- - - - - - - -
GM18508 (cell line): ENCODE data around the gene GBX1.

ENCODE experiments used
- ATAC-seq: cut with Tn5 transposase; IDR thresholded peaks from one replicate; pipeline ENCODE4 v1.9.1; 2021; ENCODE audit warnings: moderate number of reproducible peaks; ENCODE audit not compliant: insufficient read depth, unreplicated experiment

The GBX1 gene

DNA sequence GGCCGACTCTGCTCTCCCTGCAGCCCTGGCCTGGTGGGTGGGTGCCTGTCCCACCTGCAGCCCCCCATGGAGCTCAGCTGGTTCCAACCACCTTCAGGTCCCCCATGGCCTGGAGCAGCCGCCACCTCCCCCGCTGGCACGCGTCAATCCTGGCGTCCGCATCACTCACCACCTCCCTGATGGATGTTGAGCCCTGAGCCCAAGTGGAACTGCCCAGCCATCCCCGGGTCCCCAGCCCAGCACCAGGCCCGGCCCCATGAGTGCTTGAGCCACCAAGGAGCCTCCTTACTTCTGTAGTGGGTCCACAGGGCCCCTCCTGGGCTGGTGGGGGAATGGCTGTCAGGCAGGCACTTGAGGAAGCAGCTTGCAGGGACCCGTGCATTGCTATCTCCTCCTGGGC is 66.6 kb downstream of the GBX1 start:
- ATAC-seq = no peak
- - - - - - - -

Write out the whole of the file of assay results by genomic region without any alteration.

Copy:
GM18508 (cell line): ENCODE data around the gene GBX1.

ENCODE experiments used
- ATAC-seq: cut with Tn5 transposase; IDR thresholded peaks from one replicate; pipeline ENCODE4 v1.9.1; 2021; ENCODE audit warnings: moderate number of reproducible peaks; ENCODE audit not compliant: insufficient read depth, unreplicated experiment

The GBX1 gene

DNA sequence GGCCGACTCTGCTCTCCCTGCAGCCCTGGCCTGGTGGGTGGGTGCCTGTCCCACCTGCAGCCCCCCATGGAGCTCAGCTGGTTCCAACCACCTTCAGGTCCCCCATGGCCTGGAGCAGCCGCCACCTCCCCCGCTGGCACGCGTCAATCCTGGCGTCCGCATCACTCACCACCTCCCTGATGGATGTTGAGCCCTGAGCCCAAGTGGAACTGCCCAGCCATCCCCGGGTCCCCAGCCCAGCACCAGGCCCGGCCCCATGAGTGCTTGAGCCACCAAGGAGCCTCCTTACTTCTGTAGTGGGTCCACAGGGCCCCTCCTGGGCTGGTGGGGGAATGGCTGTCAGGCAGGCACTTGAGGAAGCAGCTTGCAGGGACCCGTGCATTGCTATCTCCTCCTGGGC is 66.6 kb downstream of the GBX1 start:
- ATAC-seq = no peak